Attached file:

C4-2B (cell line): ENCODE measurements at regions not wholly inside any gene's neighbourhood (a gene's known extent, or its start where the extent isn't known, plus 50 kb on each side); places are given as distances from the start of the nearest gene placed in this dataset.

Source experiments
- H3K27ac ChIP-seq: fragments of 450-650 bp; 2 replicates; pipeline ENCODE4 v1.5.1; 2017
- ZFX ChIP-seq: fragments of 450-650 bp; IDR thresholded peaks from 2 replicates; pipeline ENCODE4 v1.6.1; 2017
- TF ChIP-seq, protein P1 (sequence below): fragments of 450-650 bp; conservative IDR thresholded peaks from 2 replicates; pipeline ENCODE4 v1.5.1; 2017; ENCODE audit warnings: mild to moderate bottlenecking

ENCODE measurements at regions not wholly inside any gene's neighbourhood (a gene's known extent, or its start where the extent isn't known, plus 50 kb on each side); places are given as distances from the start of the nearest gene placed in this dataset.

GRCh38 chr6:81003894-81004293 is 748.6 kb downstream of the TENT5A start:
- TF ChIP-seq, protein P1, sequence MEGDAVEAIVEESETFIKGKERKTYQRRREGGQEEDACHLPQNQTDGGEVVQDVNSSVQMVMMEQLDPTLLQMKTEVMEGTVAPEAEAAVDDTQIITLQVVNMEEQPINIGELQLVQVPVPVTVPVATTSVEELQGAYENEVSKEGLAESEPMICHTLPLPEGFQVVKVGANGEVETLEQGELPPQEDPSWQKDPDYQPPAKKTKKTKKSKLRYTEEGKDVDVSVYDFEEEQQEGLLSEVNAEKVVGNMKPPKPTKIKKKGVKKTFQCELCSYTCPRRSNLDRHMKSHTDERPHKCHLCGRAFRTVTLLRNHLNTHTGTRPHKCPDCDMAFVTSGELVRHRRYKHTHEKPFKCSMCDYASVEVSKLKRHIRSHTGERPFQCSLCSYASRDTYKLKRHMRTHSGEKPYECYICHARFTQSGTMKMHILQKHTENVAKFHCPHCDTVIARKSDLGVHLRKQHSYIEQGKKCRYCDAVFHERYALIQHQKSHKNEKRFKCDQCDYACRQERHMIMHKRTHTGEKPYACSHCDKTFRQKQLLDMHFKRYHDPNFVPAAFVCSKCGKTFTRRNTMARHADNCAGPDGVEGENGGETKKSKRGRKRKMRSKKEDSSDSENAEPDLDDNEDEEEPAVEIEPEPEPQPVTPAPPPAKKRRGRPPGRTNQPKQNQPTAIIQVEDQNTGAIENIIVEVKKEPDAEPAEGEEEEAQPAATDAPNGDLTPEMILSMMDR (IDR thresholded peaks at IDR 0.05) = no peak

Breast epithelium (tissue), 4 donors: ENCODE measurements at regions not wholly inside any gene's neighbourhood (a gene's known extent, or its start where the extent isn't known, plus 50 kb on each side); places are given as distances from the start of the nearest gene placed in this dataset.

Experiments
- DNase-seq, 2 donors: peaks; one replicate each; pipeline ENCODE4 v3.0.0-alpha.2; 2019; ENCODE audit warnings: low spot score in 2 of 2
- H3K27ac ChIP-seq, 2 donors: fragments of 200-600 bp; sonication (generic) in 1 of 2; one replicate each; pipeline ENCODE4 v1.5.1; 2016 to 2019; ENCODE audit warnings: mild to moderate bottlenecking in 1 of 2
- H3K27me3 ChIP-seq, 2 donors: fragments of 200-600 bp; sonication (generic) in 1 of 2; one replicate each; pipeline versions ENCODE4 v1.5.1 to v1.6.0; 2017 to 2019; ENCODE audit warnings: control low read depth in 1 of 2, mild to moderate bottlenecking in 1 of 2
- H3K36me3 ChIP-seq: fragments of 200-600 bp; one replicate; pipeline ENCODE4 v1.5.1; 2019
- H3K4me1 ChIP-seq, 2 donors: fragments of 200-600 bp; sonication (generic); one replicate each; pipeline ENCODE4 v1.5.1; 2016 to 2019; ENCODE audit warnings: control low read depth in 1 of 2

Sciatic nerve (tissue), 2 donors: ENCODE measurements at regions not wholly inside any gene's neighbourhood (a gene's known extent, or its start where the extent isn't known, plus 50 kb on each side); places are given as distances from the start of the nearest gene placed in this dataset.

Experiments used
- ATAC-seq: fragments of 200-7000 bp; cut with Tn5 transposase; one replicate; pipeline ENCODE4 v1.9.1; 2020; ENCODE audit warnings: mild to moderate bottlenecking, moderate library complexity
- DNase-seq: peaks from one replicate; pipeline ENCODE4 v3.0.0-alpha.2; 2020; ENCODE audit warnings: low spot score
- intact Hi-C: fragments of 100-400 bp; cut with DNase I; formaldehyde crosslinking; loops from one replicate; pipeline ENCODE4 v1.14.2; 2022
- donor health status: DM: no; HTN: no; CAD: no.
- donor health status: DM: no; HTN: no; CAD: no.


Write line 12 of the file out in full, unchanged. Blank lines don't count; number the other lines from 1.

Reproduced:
- H3K27ac ChIP-seq, 2 donors: fragments of 200-600 bp; sonication (generic) in 1 of 2; one replicate each; pipeline ENCODE4 v1.5.1; 2016 to 2019; ENCODE audit warnings: mild to moderate bottlenecking in 1 of 2